Chicago Athletic Club, Mountainside Fitness and Steele Fitness have created partnerships that could attract additional members to their brands.
Now that the long, snowy winter seems to have said goodbye to most of the country, many people's minds have turned to the warmer pursuits of spring and summer: running outdoors, playing fetch with the dog, grilling out. I am looking forward to gardening on cool evenings or warm Sunday afternoons listening to the baseball announcers on my neighbor's radio in his backyard. And as a perennial Kansas City Royals fan, I finally have reason to cheer again this year—so far.
At least three club operators also have reason to cheer this year.
In March, Pat Cunningham, owner of the Chicago Athletic Club, hit what may turn out to be a home run of sorts for his seven-club company. He signed a letter of intent with the Chicago Cubs to be the health club tenant in a retail development by Wrigley Field, home of the Cubs, that would also include parking and an open air plaza. The development has yet to be approved by neighborhood groups and the city of Chicago, but if approved, construction could start in 2014 or 2015. The current plan calls for the club to occupy about 40,000 square feet on two floors of a planned Sheraton Hotel, Cunningham says.
As part of the deal, the club might stage outdoor programs in the outdoor plaza area and do events with Cubs players, although nothing definitive has been set. The club will have some unique offerings compared to other Chicago Athletic Clubs, including batting cages, golf simulators and sports training for kids—specifically for baseball, Cunningham says.
The Cubs partnership is somewhat unique for the fitness industry but not completely. In December, Mountainside Fitness Centers, Tempe, AZ, opened a 13,000-square-foot club at Chase Field in Phoenix, home of the Arizona Diamondbacks.
This club is the first in downtown Phoenix for Mountainside Fitness, which typically builds 40,000-square-foot clubs in the suburbs. The opening just adds to the partnership that Mountainside already had with the Diamondbacks. Mountainside served as the official health club of the team, the company's trainers led boot camps for Diamondback office staff several times each week, and Mountainside's founder and president, Tom Hatten, serves on the Arizona Diamondbacks Foundation's executive committee
"It went from being a cool idea to something that, from a marketing standpoint, no one had ever done before," Billy Malkovich, CEO of Mountainside Fitness, told Club Industry in September 2011 when the idea was first announced. "It was a way for us to change the game in sports marketing."
The two-level facility is situated with good visibility from the stands, just beyond center field. It has a café, a steam room and a group exercise room that offers more than 60 group exercise classes each week.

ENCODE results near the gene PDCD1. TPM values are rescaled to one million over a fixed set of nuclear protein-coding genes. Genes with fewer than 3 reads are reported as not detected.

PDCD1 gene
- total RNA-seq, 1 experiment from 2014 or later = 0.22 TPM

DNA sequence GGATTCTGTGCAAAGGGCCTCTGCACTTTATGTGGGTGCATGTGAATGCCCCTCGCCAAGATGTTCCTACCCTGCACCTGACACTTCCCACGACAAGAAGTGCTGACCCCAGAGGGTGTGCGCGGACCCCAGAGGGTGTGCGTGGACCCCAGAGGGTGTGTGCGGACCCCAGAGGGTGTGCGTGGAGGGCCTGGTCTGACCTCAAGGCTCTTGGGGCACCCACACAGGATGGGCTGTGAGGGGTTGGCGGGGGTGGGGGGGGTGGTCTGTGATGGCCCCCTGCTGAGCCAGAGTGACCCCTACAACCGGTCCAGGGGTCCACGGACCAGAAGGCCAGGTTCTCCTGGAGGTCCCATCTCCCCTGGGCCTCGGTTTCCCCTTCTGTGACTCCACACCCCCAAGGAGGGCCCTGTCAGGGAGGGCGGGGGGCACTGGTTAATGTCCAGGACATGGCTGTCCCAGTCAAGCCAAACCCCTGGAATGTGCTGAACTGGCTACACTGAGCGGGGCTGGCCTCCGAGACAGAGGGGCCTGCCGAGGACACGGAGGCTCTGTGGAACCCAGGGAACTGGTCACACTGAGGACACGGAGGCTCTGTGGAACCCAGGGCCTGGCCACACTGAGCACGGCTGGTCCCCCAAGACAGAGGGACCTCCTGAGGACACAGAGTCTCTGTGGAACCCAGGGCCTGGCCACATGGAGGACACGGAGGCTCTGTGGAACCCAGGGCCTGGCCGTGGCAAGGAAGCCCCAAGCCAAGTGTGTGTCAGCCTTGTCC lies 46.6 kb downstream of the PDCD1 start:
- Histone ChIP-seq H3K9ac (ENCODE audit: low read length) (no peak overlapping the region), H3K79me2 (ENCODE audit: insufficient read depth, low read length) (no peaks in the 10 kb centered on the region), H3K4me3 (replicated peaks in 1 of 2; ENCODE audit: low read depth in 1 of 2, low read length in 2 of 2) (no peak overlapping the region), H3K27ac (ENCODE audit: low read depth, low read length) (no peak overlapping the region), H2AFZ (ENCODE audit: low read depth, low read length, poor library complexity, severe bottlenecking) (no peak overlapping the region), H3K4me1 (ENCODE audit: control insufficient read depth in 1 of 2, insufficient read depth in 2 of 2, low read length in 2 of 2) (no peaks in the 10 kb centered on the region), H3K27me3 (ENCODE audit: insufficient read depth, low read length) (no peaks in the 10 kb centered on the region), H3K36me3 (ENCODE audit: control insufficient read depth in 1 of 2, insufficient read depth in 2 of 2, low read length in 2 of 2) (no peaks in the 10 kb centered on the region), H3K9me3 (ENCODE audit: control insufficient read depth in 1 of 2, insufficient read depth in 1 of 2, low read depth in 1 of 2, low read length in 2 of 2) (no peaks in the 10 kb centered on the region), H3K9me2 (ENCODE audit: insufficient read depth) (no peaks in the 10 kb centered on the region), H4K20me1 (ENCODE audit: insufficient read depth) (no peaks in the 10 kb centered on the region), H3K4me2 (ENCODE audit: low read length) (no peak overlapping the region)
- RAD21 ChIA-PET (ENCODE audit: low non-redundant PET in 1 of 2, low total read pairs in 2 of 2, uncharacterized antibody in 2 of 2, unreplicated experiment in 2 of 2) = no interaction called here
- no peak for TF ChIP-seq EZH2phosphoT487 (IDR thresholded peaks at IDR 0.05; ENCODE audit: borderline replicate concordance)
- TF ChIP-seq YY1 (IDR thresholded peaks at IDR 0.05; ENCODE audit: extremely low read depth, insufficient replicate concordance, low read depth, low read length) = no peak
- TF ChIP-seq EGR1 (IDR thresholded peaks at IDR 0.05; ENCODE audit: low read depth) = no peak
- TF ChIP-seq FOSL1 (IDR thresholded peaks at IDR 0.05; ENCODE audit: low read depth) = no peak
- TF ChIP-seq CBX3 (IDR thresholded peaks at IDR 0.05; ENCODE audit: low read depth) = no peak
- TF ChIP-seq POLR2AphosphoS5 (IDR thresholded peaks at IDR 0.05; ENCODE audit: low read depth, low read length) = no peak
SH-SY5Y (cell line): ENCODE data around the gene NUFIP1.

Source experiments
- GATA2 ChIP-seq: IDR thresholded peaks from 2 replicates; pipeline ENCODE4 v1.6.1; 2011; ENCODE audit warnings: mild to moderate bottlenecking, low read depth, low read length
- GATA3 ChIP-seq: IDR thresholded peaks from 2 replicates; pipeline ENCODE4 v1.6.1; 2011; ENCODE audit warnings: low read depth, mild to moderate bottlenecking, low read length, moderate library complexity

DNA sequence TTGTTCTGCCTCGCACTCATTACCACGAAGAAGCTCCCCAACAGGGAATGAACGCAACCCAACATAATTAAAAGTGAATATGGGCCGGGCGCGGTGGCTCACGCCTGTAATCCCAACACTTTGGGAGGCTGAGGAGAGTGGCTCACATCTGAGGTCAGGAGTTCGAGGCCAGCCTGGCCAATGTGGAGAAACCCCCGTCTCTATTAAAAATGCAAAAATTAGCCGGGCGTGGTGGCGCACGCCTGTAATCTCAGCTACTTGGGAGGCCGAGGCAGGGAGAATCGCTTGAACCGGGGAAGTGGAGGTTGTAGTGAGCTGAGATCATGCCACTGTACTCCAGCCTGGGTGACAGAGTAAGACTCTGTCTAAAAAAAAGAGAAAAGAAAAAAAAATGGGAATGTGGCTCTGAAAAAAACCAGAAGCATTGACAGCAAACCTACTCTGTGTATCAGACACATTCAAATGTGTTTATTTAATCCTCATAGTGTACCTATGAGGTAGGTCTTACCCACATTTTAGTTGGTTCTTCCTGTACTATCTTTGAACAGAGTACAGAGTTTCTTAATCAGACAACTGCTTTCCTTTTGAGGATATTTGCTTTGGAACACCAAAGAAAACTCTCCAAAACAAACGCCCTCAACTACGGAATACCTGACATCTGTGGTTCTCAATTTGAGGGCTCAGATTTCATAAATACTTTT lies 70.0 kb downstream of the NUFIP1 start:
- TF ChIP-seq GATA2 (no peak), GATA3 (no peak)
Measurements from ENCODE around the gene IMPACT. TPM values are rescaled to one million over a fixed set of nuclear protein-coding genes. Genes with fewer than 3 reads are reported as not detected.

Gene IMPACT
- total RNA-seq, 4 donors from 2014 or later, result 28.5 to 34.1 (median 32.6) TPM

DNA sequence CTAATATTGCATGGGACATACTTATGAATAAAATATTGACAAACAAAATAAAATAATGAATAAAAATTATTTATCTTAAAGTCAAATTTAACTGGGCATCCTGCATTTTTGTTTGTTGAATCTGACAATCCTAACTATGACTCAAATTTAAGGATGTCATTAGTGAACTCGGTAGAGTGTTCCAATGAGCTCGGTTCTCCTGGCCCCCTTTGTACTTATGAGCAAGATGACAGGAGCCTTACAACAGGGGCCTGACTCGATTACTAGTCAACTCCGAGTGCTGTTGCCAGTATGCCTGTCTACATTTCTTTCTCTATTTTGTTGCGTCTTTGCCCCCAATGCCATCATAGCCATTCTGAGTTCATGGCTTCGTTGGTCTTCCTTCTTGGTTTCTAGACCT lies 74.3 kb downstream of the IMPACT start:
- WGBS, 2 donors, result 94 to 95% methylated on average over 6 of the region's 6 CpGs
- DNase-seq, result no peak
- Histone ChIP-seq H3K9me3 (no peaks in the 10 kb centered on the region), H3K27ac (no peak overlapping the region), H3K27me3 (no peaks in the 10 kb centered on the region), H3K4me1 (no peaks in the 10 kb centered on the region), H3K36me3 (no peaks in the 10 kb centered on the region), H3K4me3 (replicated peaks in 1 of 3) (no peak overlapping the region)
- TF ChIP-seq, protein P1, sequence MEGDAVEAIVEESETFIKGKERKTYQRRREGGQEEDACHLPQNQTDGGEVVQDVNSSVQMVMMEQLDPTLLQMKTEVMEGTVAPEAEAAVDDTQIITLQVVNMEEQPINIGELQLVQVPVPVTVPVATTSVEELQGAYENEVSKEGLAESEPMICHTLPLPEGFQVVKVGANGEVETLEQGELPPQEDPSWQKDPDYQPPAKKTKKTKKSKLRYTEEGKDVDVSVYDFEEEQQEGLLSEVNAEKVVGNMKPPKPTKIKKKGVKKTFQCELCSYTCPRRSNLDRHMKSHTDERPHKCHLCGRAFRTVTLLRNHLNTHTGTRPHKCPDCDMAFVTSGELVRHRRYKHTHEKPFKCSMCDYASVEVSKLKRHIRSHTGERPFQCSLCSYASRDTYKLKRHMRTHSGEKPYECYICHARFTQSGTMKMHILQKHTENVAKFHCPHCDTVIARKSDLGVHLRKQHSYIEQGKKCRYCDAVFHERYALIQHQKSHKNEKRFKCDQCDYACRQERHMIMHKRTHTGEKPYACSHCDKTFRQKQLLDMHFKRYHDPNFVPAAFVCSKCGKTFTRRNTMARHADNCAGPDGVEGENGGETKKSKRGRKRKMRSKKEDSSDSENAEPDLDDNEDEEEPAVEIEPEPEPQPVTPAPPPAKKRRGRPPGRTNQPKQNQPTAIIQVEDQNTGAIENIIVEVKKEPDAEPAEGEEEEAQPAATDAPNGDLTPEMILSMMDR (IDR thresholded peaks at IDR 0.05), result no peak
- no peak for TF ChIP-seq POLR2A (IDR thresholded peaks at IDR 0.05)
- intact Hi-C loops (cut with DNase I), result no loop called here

But partnerships do not just come with baseball teams. Steele Fitness, a club company with five locations in the Minneapolis-St. Paul area, has signed a deal (for an undisclosed sum) with Under Armour to open a 2,500-square-foot retail store in its 12,000-square-foot Edina, MN, club and call it Under Armour for Steele. This location already has a retail store inside it, but the company will remodel the store and move out the merchandise from its current 15 vendors, instead selling only Under Armour workout apparel co-branded with Steele Fitness. The remodel is expected to be complete later this month.
The club company's owner, Steele Smiley, told the Minneapolis Star Tribune that his intent is to open an Under Armour store next to every one of his clubs by the end of the summer.
Partnerships with baseball teams, sports apparel vendors or other fitness-related vendors make sense for the fitness industry as it tries to demystify the gym for the couch potato who loves to watch sports but perhaps has never (or hasn't lately) set a foot in the gym. It also makes sense for those avid athletes who would never dare miss a day of workouts.
How can you take advantage of this opportunity? Well, if you don't have a professional sports team in your city, you may have a chance with Under Armour. The Baltimore Business Journal reported that Under Armour won't be stopping at the Twin Cities with its specialty stores. It plans to open more retail shops in other markets, naming Boston, Chicago and Vail, CO, as possibilities. These retail shops are part of the company's efforts to localize its retail shops.
Sounds like it's time to make a call to Under Armour before you enjoy that lazy summer day.